The service team is working to understand the overlap with the Care Quality Commission (CQC) and GDPR, in particular how users can complete this service to meet those needs as well. This is useful, but experience suggests that trying to combine multiple standards under a single framework is hard and complex for users to understand.


The development team is based in Exeter, with the policy and design teams based in Leeds. The teams communicate regularly but do not meet in person frequently. The development team has the usual coding and testing skills with a lead architect and support from a hosting and infrastructure team.

The development team get feedback from research and design and make changes based on those. They have access to video of research to see the actual behavior of users and have attend some research events. Requirement discussion happen weekly between the design and development teams, normally this is over video. Feedback from testing is regular, but there appears to be some ad-hoc work happening based on design possibilities rather than actual design work.

The service is using a Scrum style approach good for the development with a weekly sprint plan.

The service team is not responsible for the delivery of the content of the service, which is a blocker to design and delivery. The policy teams are aware of this, however the service team conduct feedback insights for user testing.

There is the possibility for conflict with the research, analysis and design roles being shared. There is clearly a passion from the team to improve the quality of the service.


The service team explained in the pre-assessment call the technology stack they had chosen. A diagram showing this was projected at the assessment and briefly discussed. The team had years of experience with this particular technology stack. The choice of stack was strongly influenced by pragmatic reasons and a commendable desire to deliver quickly. This approach should allow the service team to build a sustainable system, as the stack is widely used outside government and should be able to perform well at the anticipated scale of the digital service. However it does include significant proprietary components. New source code has been developed which is not open and reusable. The service team put forward a credible outline plan as to how the service could be moved towards an open source solution in the next phase.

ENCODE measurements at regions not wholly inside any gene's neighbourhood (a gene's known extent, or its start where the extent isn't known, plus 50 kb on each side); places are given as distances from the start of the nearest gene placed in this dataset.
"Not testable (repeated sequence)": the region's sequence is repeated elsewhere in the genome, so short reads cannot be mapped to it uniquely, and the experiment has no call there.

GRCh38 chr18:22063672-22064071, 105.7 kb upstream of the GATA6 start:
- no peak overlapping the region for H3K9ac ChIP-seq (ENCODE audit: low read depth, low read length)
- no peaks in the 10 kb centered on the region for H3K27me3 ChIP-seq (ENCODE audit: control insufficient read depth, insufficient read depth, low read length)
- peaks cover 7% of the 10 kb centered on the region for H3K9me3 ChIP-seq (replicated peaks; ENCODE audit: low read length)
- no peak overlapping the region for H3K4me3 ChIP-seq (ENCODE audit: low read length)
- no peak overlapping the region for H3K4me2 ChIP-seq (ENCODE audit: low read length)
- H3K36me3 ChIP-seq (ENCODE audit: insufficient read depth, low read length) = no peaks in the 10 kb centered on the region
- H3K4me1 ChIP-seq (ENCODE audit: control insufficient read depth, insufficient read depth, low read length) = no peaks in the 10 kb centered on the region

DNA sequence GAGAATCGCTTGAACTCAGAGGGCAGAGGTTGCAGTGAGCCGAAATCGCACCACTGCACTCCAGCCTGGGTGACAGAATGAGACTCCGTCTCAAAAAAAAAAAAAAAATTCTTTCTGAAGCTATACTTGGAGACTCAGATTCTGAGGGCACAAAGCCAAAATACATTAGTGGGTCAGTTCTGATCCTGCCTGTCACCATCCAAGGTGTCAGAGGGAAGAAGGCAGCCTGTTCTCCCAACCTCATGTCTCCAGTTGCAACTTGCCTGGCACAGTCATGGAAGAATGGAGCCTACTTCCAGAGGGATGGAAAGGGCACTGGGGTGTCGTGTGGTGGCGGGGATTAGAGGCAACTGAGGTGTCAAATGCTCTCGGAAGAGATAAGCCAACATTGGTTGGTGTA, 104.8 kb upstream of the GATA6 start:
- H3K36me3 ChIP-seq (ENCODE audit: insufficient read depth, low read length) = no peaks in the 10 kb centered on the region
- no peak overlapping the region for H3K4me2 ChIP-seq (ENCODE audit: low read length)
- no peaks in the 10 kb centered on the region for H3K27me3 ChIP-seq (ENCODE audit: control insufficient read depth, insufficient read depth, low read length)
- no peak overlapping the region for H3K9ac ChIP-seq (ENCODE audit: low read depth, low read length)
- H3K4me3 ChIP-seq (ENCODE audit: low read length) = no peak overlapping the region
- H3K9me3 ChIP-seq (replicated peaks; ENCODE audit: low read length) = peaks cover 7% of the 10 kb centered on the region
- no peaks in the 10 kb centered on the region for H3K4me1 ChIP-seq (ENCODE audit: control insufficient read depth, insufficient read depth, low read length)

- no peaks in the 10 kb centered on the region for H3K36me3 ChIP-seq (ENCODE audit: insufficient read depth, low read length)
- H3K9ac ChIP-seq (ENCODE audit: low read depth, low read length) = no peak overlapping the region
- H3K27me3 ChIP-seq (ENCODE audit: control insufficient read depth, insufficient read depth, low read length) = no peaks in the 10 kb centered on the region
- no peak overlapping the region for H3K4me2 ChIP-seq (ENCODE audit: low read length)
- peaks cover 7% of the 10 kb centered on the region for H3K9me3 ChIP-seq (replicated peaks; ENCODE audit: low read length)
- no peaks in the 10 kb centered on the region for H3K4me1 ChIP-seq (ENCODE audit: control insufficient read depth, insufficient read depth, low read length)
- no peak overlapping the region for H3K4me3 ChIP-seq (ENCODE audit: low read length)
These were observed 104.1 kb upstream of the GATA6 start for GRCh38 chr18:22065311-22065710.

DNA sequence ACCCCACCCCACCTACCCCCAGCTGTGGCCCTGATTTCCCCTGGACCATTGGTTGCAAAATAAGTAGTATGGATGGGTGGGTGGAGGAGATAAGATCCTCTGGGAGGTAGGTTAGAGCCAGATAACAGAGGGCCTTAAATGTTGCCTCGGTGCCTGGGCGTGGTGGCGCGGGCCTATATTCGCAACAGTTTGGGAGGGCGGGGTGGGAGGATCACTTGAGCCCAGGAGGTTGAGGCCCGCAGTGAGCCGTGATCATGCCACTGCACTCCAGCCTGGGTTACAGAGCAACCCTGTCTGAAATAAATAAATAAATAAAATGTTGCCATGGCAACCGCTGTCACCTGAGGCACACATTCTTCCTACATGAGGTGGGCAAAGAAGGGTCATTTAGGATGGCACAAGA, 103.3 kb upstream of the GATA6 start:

Hosting would be at existing data centres where there was available capacity. The architecture at this point is such that it should be reasonably straightforward to move to a cloud solution if that is eventually desired.

The team clearly explained the security and privacy issues associated with the service, and how existing solutions in use to protect other services would be reused. The ability to test the digital aspects of the service end to end was in place, and due consideration had been given to what to do if the service was offline.


Design team/skills and process

The team doesn’t have a dedicated interaction or content designer – these roles are being shared by other members of the team. This creates a risk that design isn’t given the capacity or accountability needed to meet the standards.

The service has not followed a typical design process to arrive at the current approach – the team talked through how they began by mocking-up screens in PowerPoint, which were later put into production, rather than following a user-centred design approach.

It wasn’t clear how design decisions are made, how user needs are prioritised, or how research properly informs design. The team talked about business requirements and their approach to validating these through testing, which seems like a wasteful approach, instead the team should start again by looking at the needs of users (start with user needs, not government needs).